New REN21 report on development of renewables in 2021

At the end of March, the international energy policy network REN21 published a 312-page report on development of renewable energy in the world in 2021. The greatest success for renewables in 2021 was in the power sector. During a year of economic recovery, a record 314.5 GW of new renewable power capacity was added. The global installed renewable power capacity reached 3,146 GW, a record high. The biggest success stories are solar PV and wind. Together, these two sources accounted for nearly 90% of all new renewable power additions.

However, the deployment of new renewables lags behind the growth in energy demand (about 20% per decade). This leads to increasing consumption of fossil fuels. Therefore, the share of renewable energy in world energy production has increased only slightly over the past 10 years, from 10.6% to 11.7%, while the share of fossil fuels has decreased only from 80.1% to 79. 6%. As a result, a rebound in economic activity led to a 6% increase in CO2 emissions in 2021 (the largest increase in global CO2 emissions in history). While US$ 366 billion was invested in renewable energy during the year, fossil fuel subsidies alone reached US$ 5.9 trillion, equivalent to US$ 11 million per minute. The direct and indirect fossil fuel subsidies make 7% of global gross domestic product (GDP).

In 2021, for the first time, solar and wind power provided more than 10% of the world’s electricity. Together with hydropower, renewables generated 28.3% of global electricity in 2021, up from 20.4% in 2011. Hydropower still comprised most of this, although generation from wind and solar power has risen dramatically in recent decades.

Electricity generation by hydroelectric power plants is the only area where Russia continues to be in the top five. The share of China in hydro electricity production is about 30% of the world production. It is followed by Brazil (~9%), Canada (~7%), USA (~7%) and Russia (~4%). Both in terms of renewable energy production and deployment of new renewable energy capacity, China ranks first in most areas.

The installed capacity of solar power plants (SPP) in the world by the end of 2021 increased by 175 GW (by 23%), reaching 942 GW. China is leading here with 54.88 GW of new PV installations, reaching 306 GW. In Russia, 0.233 GW of new SPPs were installed in 2021, which gave 2 GW of total installed SPP capacity.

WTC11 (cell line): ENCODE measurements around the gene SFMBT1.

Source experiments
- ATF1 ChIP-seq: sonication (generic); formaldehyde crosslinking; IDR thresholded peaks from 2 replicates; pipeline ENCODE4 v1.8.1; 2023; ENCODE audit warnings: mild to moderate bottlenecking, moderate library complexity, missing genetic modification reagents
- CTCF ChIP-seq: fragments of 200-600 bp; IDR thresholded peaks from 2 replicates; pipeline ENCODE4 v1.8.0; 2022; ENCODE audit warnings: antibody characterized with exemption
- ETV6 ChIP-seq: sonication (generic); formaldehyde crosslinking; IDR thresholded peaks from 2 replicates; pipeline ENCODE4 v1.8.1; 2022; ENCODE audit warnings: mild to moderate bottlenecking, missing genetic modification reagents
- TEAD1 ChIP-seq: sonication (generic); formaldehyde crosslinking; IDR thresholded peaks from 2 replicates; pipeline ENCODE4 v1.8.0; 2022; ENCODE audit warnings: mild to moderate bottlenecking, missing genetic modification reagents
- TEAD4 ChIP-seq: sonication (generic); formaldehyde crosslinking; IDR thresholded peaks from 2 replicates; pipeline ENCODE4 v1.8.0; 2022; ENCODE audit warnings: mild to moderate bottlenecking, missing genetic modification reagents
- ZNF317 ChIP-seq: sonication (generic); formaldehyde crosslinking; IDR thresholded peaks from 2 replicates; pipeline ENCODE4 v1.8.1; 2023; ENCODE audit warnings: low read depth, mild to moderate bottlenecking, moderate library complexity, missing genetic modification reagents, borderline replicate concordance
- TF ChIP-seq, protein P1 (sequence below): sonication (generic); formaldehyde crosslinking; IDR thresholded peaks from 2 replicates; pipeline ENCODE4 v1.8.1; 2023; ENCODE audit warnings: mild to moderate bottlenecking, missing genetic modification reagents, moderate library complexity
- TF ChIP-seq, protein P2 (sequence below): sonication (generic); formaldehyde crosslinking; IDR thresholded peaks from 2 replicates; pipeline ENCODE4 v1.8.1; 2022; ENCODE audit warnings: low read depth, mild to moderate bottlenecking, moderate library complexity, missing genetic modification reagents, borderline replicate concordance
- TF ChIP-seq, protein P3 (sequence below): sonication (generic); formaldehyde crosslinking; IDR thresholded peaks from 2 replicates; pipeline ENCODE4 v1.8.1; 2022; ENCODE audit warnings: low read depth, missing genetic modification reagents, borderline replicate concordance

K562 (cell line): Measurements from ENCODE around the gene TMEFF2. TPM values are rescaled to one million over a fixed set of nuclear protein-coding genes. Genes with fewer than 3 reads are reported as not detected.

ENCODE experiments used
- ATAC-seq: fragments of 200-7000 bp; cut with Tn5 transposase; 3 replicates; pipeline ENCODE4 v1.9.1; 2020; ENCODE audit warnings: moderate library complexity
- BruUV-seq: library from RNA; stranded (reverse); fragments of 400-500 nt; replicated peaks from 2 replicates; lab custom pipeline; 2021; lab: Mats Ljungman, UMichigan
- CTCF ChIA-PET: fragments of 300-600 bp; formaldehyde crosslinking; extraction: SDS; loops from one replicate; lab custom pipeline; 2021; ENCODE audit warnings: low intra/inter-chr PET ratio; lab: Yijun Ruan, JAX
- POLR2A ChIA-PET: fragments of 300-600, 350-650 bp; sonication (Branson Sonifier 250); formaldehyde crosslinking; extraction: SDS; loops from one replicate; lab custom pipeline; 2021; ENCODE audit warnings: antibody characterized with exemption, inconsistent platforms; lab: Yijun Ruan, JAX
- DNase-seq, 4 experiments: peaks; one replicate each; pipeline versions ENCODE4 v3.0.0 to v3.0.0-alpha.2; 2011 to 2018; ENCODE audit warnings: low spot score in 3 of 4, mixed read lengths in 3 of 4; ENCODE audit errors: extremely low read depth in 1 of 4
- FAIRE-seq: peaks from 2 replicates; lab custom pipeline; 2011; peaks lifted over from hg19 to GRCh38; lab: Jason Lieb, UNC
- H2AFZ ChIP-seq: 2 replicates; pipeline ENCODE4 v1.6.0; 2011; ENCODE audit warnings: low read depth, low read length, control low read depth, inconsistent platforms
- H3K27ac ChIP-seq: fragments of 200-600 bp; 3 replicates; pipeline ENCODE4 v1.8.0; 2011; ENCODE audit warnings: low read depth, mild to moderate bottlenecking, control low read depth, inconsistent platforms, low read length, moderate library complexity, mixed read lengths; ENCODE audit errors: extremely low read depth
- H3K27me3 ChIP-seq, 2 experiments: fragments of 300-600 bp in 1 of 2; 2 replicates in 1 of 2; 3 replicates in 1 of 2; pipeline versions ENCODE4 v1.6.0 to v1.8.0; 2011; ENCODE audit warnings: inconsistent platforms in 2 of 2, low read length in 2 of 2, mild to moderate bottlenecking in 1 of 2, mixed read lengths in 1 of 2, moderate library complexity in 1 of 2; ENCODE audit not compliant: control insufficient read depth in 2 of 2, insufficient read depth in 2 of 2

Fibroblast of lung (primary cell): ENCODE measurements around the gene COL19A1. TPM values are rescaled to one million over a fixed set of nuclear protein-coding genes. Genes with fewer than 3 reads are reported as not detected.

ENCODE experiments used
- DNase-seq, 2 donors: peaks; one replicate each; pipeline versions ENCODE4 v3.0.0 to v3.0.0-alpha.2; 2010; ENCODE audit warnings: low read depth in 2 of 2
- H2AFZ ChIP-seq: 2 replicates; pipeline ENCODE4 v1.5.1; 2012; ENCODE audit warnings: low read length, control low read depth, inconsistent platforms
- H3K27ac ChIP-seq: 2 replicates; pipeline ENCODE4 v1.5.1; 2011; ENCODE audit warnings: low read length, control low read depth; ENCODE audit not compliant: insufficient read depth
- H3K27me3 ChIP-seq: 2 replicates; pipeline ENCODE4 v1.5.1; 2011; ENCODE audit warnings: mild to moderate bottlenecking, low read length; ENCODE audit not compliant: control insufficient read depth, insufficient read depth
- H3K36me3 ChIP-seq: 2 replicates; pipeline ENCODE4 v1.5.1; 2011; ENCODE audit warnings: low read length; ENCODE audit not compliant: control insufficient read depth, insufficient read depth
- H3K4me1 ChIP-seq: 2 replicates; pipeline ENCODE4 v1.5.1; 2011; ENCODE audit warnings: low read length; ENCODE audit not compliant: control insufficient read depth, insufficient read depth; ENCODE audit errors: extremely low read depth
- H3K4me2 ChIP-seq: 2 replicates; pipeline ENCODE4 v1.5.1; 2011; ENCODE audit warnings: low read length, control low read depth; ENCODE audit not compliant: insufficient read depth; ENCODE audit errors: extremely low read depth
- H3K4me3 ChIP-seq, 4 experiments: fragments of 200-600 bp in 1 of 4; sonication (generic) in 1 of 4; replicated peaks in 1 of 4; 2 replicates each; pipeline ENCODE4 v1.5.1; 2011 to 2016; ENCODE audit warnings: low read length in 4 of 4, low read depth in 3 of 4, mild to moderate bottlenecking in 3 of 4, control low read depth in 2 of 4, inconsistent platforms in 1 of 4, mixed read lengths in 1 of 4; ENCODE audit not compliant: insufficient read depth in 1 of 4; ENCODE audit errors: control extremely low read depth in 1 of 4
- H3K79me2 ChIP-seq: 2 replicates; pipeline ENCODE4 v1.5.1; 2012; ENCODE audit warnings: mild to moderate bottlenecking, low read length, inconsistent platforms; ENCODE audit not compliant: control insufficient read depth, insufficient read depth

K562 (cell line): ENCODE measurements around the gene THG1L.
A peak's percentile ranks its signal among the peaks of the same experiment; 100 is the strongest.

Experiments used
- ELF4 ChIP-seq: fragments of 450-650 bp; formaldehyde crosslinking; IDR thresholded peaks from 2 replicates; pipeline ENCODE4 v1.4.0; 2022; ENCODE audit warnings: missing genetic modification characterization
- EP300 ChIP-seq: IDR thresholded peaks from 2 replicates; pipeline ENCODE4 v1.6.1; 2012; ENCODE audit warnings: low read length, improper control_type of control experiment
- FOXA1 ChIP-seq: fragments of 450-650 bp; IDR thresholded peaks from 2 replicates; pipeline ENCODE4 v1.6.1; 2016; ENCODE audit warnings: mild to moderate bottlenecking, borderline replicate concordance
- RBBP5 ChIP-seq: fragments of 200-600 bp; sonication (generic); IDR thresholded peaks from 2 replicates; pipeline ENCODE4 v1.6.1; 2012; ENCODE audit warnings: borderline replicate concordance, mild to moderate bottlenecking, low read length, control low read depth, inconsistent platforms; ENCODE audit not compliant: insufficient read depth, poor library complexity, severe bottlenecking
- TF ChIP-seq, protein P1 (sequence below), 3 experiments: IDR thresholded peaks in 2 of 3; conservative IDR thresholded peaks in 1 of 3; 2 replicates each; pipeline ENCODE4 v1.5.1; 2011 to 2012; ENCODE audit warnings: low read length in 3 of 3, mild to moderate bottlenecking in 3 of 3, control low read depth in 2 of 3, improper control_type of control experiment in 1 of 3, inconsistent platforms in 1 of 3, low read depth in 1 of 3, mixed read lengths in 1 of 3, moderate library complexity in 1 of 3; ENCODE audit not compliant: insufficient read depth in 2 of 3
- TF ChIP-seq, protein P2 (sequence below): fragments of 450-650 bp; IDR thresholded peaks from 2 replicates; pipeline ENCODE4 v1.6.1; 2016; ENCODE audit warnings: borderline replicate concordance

The global wind power industry continued to accelerate in 2021. Approximately 102 GW of new capacity was installed, bringing the total installed capacity of wind farms to 845 GW. The figure below shows development of wind energy in the top 10 countries. The yellow color shows the installed capacity of wind farms for 2020, and the orange color shows the new capacities commissioned in 2021.

The installed capacity of wind farms in Russia almost doubled compared to 2020, amounting to more than 2 GW. In 2021, more than 1 GW of capacity was put into operation in the country.

Worldwide, the capacity for geothermal direct use – direct extraction of geothermal energy for thermal applications – totalled an estimated 35 gigawatts-thermal (GWth) in 2021. The estimated 2021 annual capacity increase is 2.5 GWth. Geothermal energy use for thermal applications grew 12.8 TWh during 2021 to an estimated 141 TWh. The largest applications for geothermal heat are bathing and swimming (44% of the total in 2019 and growing around 9% annually) and space heating (39% in 2019, growing at 13%). The Figure below shows geothermal direct use for top 10 countries and rest of the world in 2021.

Heating and cooling in buildings is the overlooked giant in the energy transition. Using renewables to heat and cool our homes remains vastly underprioritised. Energy use in buildings accounts for around one third of global final energy demand, yet renewables are progressing only slowly in the sector. In 2019, renewables accounted for 14.7% of energy use in buildings, representing only a 4 percentage-point increase from a decade before.